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Past Exhibitions: 2004

Ended on February 12, 2004

The third façade projections at the Johnson Museum represents the East Coast premier of California artist Jennifer Steinkamp’s re-edited version of her work X-Ray Eyes.

Ended on March 7, 2004

Professor emeritus in Cornell's Department of Art, Norman Daly worked on his fictitious civilization for almost forty years.

Ended on March 7, 2004

This is an exhibition of small paintings, initiation cards that depict specific deities and symbols associated with the rituals of Vajrayana Buddhism.

Ended on March 14, 2004

Reversal Room completely surrounds viewers with slowly rotating, synchronized tableaux, giving viewers the impression that they are themselves situated in the middle of the events.

Ended on April 4, 2004

This collection of more than thirty etchings in beautiful lifetime impressions offers the rare opportunity to see Rembrandt at his best.

Ended on May 15, 2004

The Point of View anthology reaches back to video art’s democratic potential, suggesting that video art can be produced for a broad audience.

Ended on October 3, 2004

The Ginzberg collection was formed around the principle that there is much to be learned and much beauty to be found in the everyday, nonrepresentational side of African art.

Ended on October 17, 2004

Organized by the Boston University Art Gallery, this exhibition examines camera clubs and the pictorial photography tradition in California.

Ended on May 16, 2004

Photographs investigating teenage girls’ relationship to their bodies and the way the female body has become an expression of the conflicting messages to girls in contemporary culture.

Ended on May 30, 2004

Once praised as “The Foremost Women Photographers in America,” their prints were included in many of the significant early 20th-century exhibitions and publications.

Ended on July 11, 2004

This exhibition, curated by the History of Art Majors' Society, is a collection of photographs by women from a wide variety of periods and places that takes the idea of transformation as its unifying theme.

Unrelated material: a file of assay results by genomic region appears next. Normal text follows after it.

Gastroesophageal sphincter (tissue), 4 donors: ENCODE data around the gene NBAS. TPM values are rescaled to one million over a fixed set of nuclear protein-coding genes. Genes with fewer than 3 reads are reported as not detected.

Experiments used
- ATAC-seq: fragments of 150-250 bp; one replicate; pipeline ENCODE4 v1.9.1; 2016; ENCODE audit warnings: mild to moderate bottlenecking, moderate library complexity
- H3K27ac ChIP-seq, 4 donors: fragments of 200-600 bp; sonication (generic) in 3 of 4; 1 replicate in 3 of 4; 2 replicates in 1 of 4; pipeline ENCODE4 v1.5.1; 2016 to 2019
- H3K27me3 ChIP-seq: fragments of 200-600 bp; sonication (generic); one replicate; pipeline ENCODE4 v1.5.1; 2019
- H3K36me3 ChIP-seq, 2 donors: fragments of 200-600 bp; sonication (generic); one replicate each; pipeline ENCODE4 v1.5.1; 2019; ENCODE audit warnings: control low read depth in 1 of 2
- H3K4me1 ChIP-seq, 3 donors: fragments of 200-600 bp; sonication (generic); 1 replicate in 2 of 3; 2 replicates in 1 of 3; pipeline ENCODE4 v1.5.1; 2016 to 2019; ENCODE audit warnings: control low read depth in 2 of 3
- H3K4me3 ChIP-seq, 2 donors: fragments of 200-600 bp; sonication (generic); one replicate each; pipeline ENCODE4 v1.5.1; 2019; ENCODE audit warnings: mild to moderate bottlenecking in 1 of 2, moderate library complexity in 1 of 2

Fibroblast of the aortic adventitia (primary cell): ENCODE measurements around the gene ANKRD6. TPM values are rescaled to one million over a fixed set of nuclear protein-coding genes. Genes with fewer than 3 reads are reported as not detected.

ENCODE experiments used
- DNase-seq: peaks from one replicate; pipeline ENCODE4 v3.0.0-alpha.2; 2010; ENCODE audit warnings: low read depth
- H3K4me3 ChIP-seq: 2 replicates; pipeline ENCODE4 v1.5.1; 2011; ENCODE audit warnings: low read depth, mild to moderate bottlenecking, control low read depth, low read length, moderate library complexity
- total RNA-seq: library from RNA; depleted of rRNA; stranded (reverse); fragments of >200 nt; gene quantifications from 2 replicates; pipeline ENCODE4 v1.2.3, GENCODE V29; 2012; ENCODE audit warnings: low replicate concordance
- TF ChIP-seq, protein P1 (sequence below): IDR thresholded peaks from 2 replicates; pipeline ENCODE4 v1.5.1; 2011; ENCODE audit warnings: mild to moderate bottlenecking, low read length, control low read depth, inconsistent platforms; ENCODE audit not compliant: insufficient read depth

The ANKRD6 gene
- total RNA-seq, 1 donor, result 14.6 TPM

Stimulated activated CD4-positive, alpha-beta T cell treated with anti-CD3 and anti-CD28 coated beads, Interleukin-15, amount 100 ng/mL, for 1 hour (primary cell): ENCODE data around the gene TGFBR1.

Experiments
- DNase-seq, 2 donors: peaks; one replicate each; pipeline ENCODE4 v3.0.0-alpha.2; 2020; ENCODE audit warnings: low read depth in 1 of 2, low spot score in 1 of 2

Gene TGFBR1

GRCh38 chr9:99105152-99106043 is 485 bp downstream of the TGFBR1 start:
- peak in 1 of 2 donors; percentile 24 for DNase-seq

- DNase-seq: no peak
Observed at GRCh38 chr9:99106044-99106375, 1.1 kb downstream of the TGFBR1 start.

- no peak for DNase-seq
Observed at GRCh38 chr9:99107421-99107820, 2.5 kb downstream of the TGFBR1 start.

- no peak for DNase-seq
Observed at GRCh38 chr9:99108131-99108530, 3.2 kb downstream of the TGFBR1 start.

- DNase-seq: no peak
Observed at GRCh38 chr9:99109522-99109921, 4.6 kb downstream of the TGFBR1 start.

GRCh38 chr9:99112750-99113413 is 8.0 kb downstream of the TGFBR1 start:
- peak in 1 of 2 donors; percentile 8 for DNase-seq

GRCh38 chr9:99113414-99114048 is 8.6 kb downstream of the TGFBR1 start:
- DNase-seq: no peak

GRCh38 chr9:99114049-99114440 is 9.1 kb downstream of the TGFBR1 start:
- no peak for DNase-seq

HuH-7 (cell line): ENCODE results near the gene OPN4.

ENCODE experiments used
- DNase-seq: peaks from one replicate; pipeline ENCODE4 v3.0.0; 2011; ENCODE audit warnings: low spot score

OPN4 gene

Ended on June 13, 2004

This exhibition presents the wonderfully intricate etchings of the two most prolific chroniclers of life in the first half of the European 17th century.

Ended on June 13, 2004

Contemporary Taiwanese art as seen through the lens of cultural identity and political memory, focusing on the period since 1987, when martial law was lifted.

Ended on July 25, 2004

Highlights of gifts given by Diann Mann, Cornell Class of 1966, and Thomas Mann, Cornell Class of 1964.

Ended on August 15, 2004

Contemporary Taiwanese art as seen through the lens of cultural identity and political memory, featuring work by new media artists.

Ended on August 22, 2004

A superb collection of ceramics dating from the Neolithic period to the 14th century, highlighting the technical and aesthetic sophistication of southern Chinese high-fired stoneware vessels with green glazes.

Ended on October 3, 2004

A relationship we take for granted—the sitter and the chair in American studio photography—curated by a group of interior design students from the Department of Design and Environmental Analysis.

Ended on July 25, 2004

This exhibition highlights the important contribution to the Johnson Museum made by Paul Ehrenfest, Cornell Class of 1932, who passed away in February 2004.

Ended on October 3, 2004

The Johnson Museum's collection of Korean art is particularly strong in ceramics, and also includes paintings and sculptural works.

Ended on October 10, 2004

Sponsored by the Cornell Council for the Arts (CCA), this juried exhibition features work by recipients of CCA grants between 1999 and 2003.

Ended on November 4, 2004

Asta Gröting's first museum show in the United States.

Ended on December 5, 2004

An important force in the Arts and Crafts movement in America, Byrdcliffe's rich artistic and social legacy is seen in a variety of forms.

Ended on December 19, 2004

Highlighting works that reflect the British style on American Arts and Crafts.

Ended on January 2, 2005

This exhibition presents a moving examination of the haunting cemetery sites of World War I captured on film by photographer Jane Alden Stevens.

Ended on January 9, 2005

A survey of the artist's work in sculpture and printmaking from the last ten years.